Over at Medium I’ve posted the events surrounding my recent cardiac arrest in an article entitled, “To Die and Live in L.A.“
Apologies for the radio silence…it’s been a while since my last post. LOTS of stuff has been happening: putting finishing touches on my new book, the cover of which I absolutely love; the holidays; a bit of overcommitting to new and exciting client projects; and, oh yeh, had a heart attack. Two, really. I basically died on a mountain bike ride — twice really, I flatlined twice — then came back to tell about it (which I will in the future…it’s a cool story).
So, not so much excuses as a composite explanation.
Back in October I introduced you to the subtractive art of Todd Clarke, who creates visual one-pagers for books. Realizing there may be an attractive market for his unique art, he’s decided to kick things up a notch or two. He recently launched VisualOnePagers.com, and unsolicited by me, produced a couple of one-pagers for two recent posts of mine.
Pretty cool beans, if you ask me.
For me, fitness is everything. Having been woken up a few years ago to the fact that I might not be as fit as I thought I was, it figures centrally in life. It requires more than simply eating right and exercising…two things that many people struggle with. It demands a mental discipline that few people are equipped to handle alone. Fortunately, I had a nutritionist and cardiologist to assist me.
This past May, I stopped my all-digital access subscription to New York Times. It just didn’t make a whole lot of bang-for-buck sense to me: paying $35 a month just so I my subscription could be device-agnostic. The NYT had moved to ten articles/month free, and if I was honest with myself, that’s about all of the articles I actually read…mostly they were the longer pieces with a point of view. Everything else…blogs, basic reporting, I got for free elsewhere through various channels, and in a more timely manner.
So on May 31, I popped into my Newsstand app in iTunes and stopped the auto-pay subscription. It took the NYT about three weeks to catch on. That’s when the fun began.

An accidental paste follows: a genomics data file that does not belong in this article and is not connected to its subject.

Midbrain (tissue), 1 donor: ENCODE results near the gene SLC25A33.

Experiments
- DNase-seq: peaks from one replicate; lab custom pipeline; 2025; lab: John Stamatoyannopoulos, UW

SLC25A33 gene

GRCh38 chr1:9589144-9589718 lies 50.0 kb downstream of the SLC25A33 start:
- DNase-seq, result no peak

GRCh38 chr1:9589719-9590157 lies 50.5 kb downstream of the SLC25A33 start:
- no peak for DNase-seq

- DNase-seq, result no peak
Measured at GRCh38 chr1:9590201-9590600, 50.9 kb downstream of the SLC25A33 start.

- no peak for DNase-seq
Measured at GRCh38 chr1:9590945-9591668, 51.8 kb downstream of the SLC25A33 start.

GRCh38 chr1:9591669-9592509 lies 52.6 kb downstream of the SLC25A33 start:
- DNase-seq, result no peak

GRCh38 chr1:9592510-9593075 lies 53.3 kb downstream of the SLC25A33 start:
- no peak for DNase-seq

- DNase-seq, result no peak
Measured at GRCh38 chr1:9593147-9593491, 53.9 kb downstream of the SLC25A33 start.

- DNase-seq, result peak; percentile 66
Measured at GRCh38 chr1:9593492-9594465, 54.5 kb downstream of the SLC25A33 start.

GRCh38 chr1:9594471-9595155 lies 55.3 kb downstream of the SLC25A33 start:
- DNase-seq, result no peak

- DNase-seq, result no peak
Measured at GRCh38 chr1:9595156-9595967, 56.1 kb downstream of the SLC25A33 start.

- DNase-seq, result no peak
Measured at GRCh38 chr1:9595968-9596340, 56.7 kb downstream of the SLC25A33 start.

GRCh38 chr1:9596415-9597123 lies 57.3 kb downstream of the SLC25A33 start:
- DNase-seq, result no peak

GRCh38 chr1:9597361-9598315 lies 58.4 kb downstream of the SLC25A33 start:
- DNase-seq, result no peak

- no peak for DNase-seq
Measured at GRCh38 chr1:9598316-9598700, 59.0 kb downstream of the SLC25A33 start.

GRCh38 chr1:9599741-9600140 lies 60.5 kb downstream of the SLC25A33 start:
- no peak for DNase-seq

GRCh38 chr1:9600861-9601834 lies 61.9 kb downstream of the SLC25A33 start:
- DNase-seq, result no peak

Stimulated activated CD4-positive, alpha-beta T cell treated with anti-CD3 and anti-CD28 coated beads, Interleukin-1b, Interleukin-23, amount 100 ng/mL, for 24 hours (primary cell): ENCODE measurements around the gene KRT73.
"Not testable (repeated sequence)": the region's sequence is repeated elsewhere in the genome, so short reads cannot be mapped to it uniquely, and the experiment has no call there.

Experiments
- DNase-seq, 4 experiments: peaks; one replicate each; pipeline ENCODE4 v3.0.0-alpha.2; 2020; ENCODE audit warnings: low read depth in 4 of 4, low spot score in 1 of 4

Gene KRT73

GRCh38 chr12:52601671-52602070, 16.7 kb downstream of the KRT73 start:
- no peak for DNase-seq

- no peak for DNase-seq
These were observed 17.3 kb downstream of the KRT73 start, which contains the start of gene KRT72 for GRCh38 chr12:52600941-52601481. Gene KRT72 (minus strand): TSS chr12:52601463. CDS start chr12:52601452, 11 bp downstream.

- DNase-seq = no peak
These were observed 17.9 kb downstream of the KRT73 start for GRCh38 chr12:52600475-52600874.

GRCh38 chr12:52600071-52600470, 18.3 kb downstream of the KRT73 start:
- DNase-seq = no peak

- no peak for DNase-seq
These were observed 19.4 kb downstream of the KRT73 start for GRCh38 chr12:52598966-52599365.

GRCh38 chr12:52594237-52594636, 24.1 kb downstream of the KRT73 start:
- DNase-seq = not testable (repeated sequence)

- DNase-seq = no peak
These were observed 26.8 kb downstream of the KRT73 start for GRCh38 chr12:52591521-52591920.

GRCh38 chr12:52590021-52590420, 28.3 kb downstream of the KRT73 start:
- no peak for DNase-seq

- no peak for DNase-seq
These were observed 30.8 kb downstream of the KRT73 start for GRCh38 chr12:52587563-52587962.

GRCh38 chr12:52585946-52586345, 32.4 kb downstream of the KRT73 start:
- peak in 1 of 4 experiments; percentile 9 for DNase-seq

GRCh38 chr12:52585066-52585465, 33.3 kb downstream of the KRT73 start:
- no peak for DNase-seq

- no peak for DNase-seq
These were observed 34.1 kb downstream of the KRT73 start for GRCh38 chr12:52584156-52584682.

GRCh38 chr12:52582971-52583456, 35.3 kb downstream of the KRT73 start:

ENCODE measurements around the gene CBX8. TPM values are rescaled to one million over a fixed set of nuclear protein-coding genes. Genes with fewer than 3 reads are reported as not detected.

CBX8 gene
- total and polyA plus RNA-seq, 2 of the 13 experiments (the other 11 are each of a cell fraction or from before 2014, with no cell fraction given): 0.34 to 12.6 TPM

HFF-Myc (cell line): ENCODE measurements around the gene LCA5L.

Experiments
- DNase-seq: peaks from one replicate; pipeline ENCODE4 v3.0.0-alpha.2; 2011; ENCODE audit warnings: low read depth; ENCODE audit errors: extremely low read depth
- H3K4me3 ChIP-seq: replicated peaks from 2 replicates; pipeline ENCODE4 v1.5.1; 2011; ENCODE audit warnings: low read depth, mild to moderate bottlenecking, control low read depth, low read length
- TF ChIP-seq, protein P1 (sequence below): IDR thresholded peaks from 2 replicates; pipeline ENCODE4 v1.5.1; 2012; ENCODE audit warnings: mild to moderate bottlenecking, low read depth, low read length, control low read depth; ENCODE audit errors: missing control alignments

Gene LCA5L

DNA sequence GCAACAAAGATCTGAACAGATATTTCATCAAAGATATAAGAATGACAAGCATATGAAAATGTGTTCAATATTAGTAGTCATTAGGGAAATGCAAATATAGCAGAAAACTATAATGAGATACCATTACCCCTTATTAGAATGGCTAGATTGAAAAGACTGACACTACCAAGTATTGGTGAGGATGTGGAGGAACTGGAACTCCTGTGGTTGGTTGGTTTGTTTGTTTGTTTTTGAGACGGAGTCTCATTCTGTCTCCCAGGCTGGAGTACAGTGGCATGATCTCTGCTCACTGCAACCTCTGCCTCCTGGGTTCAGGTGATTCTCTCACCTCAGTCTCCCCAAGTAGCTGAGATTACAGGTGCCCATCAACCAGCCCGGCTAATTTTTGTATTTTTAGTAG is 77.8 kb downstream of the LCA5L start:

It came together fast. Perhaps too fast. The proposal and contract for a new book, that is. It took all of a couple weeks to go from a 1-page concept to signed contract.
Most authors would rejoice at that kind of speed, and indeed I did. The problem was that under ordinary circumstances, the publisher would take a year to get the book out. Crazy, right?
So I said, “No way. It’s gotta be a Spring release. May/June, latest.” My editor said, “Ok. We need the script November 1.”
Careful what you wish for…it was September 16. That gave me all of about 45 days to write a book, of which I had written less than half of what would eventually become the Introduction.
Every once in a while you get an unexpected gift from out of nowhere. I was the lucky recipient of such a gift: a beautiful 1-page visual summary of The Laws of Subtraction by Todd Clarke. It speaks for itself. I like it for several reasons, not the least of which is Todd’s mad ability. I like 1-page stuff. Maybe it’s the Toyota A3 influence, but I figure if you can’t get your thinking on one page, you haven’t really done your thinking. Amazingly, Todd is offering a free wall-size pdf version over at his site, a site chock full of other 1-page visuals. I’ll be enlisting his help with my new book. Well done Todd! (Follow Todd on Twitter here.)
Yes, I’ve been quiet lately. And I will continue to be so for the next few months as I pour the lion’s share of my writing energy into finishing a new book on deadline.
In the meantime, I’ll continue to share through social media (Twitter, FB, LI, G+) the most compelling items I’ve read each day, and probably do a super-curated weekly roundup, and if time permits, a bit of commentary.
This week’s reads include: